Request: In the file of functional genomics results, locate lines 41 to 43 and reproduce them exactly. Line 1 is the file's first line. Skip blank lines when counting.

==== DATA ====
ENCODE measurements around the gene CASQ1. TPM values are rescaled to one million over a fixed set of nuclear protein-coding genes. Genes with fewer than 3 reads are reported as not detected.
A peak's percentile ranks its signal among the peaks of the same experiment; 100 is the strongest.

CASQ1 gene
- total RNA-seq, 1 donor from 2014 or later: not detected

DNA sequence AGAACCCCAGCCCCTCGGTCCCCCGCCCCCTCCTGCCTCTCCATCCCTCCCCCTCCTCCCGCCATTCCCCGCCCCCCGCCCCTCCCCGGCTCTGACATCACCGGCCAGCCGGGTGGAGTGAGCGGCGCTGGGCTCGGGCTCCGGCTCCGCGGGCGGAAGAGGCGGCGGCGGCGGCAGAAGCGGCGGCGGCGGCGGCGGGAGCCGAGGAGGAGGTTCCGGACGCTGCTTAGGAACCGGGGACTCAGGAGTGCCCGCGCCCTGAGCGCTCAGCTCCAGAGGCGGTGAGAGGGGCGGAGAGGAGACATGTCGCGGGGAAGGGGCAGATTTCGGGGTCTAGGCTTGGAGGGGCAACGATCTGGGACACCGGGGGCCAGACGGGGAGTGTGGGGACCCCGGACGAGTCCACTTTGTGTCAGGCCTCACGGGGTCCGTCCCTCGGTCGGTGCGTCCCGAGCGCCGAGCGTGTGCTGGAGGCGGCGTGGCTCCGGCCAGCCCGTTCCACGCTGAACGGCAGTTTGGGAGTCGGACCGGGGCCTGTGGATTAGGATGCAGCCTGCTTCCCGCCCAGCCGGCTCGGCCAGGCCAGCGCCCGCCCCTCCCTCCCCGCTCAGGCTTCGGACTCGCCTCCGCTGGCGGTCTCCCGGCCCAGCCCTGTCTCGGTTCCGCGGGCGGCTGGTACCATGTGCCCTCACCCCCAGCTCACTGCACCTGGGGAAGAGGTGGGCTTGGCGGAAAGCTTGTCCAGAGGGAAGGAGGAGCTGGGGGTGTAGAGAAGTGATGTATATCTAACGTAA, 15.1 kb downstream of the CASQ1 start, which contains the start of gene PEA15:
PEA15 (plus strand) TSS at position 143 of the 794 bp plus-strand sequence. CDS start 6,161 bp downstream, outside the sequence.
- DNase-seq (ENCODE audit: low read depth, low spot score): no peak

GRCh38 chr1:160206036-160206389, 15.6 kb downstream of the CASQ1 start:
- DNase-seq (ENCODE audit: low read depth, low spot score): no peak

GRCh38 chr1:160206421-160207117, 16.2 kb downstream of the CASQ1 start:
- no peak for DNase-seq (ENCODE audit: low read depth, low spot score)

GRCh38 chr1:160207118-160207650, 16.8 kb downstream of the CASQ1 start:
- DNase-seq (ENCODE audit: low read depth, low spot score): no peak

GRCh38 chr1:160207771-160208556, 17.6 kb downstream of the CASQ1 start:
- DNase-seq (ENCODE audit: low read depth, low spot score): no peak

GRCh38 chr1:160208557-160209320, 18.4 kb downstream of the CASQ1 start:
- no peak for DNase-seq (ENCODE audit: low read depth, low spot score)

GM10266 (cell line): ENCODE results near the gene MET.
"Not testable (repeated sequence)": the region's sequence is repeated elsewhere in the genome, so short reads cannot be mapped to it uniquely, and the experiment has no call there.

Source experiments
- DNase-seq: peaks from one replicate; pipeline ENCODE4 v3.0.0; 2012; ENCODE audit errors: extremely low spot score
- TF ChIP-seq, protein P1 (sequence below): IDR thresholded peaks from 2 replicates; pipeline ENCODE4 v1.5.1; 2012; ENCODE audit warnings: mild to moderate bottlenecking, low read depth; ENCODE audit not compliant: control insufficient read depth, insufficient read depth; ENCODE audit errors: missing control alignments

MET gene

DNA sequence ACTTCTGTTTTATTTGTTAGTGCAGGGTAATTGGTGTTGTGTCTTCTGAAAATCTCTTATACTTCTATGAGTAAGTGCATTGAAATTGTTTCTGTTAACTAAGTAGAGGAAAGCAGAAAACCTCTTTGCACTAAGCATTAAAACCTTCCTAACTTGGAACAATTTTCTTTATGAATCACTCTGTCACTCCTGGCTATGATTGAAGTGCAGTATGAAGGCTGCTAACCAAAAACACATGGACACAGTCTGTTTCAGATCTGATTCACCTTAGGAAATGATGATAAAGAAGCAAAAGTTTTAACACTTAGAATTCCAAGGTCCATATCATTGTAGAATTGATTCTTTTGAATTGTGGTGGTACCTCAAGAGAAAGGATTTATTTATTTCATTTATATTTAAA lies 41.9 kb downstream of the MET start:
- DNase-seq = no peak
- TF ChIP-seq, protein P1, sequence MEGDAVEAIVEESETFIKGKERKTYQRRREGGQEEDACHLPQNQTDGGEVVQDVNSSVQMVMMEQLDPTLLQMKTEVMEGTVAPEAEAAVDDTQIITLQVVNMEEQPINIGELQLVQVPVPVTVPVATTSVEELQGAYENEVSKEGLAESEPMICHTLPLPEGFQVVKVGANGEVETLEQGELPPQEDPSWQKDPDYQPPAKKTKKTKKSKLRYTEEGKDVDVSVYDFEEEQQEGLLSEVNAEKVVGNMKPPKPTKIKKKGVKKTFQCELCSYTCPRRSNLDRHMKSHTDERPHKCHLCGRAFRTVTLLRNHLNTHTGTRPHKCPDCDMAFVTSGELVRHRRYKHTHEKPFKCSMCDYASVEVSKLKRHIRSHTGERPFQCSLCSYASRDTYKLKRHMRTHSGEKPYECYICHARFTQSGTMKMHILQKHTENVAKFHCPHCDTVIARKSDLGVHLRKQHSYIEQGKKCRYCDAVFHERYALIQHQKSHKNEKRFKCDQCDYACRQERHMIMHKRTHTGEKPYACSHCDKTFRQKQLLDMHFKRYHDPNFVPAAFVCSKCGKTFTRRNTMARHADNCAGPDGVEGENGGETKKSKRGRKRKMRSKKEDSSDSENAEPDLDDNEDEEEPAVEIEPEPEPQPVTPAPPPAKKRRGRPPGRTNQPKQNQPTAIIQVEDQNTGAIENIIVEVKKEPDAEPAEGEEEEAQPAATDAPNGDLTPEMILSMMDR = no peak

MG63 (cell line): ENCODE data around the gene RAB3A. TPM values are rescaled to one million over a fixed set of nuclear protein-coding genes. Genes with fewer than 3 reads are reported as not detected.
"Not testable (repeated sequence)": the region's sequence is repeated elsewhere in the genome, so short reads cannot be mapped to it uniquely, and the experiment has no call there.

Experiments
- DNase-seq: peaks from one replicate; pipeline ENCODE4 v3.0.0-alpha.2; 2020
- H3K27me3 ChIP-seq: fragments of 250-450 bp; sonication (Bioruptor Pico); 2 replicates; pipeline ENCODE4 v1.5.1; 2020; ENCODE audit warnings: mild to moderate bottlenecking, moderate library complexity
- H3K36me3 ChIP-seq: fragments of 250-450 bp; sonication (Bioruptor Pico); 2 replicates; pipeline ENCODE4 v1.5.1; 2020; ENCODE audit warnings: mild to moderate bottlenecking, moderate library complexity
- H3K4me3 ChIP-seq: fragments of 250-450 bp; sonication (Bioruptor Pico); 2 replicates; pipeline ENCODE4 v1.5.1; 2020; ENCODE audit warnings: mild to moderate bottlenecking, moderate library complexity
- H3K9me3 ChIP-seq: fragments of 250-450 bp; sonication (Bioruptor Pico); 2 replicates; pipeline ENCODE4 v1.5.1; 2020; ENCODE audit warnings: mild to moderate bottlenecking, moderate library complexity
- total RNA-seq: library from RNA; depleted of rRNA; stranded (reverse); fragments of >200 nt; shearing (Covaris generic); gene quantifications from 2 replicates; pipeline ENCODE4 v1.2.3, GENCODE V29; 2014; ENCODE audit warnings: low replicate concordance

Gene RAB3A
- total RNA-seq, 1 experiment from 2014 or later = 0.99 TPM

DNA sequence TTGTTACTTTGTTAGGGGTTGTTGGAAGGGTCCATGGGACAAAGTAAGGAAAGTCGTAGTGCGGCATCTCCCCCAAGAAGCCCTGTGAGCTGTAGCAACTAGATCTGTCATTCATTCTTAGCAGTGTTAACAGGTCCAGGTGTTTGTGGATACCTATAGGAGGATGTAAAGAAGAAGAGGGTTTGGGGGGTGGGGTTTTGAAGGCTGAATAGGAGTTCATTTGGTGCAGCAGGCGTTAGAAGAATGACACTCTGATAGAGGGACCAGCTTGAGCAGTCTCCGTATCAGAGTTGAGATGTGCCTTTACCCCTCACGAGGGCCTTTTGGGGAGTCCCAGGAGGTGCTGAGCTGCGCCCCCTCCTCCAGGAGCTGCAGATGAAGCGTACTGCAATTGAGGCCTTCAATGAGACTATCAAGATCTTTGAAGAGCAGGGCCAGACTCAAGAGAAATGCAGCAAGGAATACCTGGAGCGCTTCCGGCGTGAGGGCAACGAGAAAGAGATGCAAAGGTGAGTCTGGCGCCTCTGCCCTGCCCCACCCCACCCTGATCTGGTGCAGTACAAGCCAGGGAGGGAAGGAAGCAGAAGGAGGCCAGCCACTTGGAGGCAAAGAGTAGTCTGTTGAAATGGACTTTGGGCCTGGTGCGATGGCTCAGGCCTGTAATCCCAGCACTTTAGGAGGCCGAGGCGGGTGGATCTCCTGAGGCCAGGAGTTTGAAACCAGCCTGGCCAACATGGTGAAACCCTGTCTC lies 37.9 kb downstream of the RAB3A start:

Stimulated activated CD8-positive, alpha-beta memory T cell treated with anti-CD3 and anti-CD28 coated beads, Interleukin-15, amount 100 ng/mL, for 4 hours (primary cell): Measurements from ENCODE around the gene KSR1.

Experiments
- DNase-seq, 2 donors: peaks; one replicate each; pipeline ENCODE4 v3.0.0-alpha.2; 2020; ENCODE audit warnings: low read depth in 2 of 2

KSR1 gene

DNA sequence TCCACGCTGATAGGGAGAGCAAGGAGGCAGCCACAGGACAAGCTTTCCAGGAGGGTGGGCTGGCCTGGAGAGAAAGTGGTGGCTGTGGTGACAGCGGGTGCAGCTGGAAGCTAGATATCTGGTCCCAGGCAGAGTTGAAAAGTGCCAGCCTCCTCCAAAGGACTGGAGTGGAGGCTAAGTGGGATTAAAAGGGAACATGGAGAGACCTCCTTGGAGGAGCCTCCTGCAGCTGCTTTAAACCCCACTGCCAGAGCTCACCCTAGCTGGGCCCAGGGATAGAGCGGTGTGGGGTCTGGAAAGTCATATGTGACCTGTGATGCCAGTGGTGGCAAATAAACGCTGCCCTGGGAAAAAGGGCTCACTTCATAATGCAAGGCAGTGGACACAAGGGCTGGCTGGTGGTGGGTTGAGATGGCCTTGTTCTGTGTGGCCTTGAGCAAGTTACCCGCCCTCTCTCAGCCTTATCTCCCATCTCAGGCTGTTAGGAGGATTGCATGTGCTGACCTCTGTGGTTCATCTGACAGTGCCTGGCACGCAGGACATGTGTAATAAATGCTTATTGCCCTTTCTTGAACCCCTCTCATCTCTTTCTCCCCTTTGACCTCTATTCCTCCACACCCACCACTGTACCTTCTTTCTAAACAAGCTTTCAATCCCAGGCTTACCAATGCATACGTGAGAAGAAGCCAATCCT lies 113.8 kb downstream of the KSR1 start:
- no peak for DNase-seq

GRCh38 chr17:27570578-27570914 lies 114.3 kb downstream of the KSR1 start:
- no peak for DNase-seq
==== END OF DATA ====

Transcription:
- DNase-seq, 2 donors: peaks; one replicate each; pipeline ENCODE4 v3.0.0-alpha.2; 2020; ENCODE audit warnings: low read depth in 2 of 2

KSR1 gene

DNA sequence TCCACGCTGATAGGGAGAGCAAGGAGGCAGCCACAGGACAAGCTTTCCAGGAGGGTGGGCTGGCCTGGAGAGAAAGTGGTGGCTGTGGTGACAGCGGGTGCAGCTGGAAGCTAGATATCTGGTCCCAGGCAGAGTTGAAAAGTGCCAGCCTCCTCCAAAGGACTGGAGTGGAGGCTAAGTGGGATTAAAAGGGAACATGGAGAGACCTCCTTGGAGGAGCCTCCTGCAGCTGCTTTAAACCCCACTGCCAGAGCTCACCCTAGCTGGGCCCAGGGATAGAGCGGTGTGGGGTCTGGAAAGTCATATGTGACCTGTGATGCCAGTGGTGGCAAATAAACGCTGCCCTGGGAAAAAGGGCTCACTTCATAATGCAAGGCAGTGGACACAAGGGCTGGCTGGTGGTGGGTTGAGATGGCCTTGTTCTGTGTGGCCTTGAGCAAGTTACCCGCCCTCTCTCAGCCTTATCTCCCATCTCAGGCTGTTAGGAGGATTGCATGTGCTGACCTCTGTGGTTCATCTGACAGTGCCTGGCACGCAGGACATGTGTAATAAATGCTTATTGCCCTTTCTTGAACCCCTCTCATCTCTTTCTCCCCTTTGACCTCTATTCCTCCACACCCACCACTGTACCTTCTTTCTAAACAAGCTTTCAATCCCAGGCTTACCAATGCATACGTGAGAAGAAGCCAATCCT lies 113.8 kb downstream of the KSR1 start: